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John Kerry on Principles & Values

Jr Senator (MA), Democratic nominee for President


American exceptionalism is about what we do, not what we say

Our opponents like to talk about "American exceptionalism," but all they do is talk. They forget that we are exceptional not because we say we are, but because we do exceptional things. We break out of the Great Depression, win two world wars, save lives fighting AIDS, pull people out of poverty, defend freedom, go to the moon--and produce exceptional people who even give their lives for civil rights and human rights.

Despite what you heard [at the GOP Convention], an exceptional country does care about the rise of the oceans and the future of the planet. That is a responsibility from the Scriptures--and that too is a responsibility of the leader of the free world. The only thing exceptional about today's Republicans is that--almost without exception--they oppose everything that has made America exceptional in the first place. An exceptional nation demands the leadership of an exceptional president. And, my fellow Americans, that president is Barack Obama.

Source: 2012 Democratic National Convention speech , Sep 6, 2012

OpEd: Bush & Rove saw flip-flop theme as key opening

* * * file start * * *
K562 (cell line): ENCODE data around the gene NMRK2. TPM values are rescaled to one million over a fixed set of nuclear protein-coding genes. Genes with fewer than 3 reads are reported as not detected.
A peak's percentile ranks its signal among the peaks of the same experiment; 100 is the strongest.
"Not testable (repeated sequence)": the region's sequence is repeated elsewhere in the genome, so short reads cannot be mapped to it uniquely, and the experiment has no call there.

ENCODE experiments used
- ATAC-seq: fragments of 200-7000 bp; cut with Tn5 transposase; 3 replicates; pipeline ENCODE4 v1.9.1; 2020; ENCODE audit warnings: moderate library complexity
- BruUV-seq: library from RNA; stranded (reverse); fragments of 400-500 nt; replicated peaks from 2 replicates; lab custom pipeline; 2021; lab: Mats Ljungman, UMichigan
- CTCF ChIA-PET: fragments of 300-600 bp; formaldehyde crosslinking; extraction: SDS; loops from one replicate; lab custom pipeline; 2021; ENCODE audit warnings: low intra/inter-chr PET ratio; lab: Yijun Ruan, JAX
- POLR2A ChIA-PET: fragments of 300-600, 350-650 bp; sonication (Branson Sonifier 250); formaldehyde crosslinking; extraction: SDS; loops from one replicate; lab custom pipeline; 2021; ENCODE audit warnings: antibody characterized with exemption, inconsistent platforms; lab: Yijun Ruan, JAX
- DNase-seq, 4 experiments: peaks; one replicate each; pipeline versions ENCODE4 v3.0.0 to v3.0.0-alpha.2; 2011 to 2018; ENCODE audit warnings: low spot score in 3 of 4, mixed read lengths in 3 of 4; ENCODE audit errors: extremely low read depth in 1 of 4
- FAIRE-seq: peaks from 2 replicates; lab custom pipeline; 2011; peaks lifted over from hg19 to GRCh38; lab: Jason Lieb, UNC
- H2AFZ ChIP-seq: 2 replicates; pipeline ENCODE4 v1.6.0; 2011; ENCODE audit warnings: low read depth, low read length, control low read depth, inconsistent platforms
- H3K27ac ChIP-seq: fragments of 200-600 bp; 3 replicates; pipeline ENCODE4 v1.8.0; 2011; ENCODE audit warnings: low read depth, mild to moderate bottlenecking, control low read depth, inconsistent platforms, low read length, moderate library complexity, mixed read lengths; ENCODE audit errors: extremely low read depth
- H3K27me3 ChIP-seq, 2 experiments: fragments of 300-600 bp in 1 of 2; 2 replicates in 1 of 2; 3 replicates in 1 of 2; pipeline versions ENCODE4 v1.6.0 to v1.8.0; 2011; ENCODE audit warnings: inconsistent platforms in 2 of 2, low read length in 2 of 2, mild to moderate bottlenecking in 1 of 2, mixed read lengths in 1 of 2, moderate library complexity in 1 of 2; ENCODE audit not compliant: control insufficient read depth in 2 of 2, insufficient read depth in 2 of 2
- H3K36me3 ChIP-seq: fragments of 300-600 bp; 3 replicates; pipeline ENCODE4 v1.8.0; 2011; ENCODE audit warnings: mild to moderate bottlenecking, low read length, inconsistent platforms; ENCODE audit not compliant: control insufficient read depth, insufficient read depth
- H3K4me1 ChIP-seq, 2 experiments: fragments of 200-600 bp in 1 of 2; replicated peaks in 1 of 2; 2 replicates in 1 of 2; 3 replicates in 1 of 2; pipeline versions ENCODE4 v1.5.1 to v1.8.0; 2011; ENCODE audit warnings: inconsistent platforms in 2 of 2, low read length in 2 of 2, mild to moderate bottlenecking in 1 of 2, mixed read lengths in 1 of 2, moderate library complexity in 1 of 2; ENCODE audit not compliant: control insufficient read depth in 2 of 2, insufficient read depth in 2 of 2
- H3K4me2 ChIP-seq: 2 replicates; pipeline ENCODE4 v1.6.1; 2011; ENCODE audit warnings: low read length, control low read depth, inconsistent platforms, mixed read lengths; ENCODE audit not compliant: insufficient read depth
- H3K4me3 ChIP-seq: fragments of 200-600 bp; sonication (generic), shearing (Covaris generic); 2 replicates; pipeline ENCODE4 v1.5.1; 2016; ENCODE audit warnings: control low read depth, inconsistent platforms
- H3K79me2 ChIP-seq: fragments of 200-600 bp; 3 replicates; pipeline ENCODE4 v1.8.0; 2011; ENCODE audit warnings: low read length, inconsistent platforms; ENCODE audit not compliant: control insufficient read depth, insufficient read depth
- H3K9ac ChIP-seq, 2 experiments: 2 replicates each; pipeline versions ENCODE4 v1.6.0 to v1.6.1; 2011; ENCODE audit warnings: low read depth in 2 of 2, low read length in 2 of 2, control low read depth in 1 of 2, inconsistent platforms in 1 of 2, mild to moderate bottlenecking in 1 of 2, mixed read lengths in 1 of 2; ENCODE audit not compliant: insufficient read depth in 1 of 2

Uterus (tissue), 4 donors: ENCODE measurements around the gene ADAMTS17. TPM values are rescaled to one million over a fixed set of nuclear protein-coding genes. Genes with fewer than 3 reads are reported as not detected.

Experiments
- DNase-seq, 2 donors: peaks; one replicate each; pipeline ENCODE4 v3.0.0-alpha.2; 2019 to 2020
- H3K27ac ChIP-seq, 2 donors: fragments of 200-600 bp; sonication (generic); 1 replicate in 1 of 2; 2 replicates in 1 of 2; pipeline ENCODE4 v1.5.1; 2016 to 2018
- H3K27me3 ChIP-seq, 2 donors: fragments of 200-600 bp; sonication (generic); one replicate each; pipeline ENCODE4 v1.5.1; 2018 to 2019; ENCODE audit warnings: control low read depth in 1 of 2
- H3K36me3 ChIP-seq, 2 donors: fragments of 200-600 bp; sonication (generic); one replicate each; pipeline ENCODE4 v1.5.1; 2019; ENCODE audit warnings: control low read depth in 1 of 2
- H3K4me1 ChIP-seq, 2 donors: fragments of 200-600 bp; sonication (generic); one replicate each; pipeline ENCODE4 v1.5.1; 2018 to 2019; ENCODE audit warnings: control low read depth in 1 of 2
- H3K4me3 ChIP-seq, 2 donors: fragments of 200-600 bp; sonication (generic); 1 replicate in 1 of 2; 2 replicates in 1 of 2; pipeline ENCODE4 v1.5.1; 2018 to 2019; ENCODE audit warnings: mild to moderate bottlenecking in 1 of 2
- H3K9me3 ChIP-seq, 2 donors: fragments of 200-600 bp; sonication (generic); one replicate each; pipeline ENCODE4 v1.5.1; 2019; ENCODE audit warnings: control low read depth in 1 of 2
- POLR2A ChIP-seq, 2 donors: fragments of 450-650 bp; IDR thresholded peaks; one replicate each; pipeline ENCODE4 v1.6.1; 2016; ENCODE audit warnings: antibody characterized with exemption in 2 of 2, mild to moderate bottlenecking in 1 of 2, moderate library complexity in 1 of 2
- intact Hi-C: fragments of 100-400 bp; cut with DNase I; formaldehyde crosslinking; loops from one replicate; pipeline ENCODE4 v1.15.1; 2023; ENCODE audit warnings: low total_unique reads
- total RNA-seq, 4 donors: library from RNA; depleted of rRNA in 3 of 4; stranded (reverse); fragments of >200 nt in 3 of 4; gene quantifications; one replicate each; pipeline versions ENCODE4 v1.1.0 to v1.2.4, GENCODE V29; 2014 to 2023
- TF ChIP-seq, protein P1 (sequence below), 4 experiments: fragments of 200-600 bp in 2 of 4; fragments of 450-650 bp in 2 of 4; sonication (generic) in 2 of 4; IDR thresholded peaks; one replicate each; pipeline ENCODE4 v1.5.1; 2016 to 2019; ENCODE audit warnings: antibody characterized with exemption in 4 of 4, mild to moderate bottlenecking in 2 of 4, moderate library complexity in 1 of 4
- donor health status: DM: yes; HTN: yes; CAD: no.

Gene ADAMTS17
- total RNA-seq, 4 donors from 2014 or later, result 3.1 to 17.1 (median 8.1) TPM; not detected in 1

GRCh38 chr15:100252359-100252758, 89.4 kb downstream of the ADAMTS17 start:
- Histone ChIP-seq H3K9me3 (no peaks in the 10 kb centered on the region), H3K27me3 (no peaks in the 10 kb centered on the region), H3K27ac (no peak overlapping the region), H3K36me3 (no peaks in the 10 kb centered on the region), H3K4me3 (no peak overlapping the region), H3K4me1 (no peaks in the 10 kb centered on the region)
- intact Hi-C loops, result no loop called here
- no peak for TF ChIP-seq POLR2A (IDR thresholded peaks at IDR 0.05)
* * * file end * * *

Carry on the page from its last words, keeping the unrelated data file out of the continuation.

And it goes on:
Kerry claimed an upset victory in Iowa, won the New Hampshire primary, and cruised to the nomination. A Vietnam veteran and four-term senator, Kerry was a hard worker, a polished debater, and a tough campaigner. I considered him a formidable opponent.

Kerry also had weaknesses. He had the process-oriented mindset of a longtime legislator and a voting record that qualified as the most liberal in the Senate. In the fall of 2003, he had voted against an $87 billion bill to fund troops in Iraq and Afghanistan. Shortly after he clinched the nomination, my campaign ran an ad highlighting his position. Kerry responded, "I actually did vote for the $87 billion before I voted against it."

I spoke to Karl the moment I heard the sound bite. "There's our opening," I said. "The American people expect their president to take a clear stand and defend it, especially when it comes to supporting troops in combat." We grabbed the "flip-flop" theme and ran with it for the rest of the campaign.

Source: Decision Points, by Pres. George W. Bush, p.287-288 , Nov 9, 2010

Attempted to filibuster Sam Alito Supreme Court nomination

Bush nominated 3rd Circuit Court of Appeals Judge Samuel Alito [for the Supreme Court]. Judge Alito had impeccable credentials as a conservative jurist.

Probing for weaknesses, Democrats delayed his hearing until January 9, 2006, and then hammered him for 4 days, one more day than Roberts had suffered.

Alito's answers [during the vetting process and nomination hearings] demonstrated he had a brilliant mind and deep legal wisdom. Alito was never in trouble, given the obvious power of his intellect.

Senator John Kerry phones in a request for a filibuster against Alito from the Swiss Alps. Democrats attempted to filibuster on January 30 but fell short. Among those supporting the filibuster was Barack Obama. The next day Judge Alito was approved by a 58-42 margin, with only four Democrats supporting him.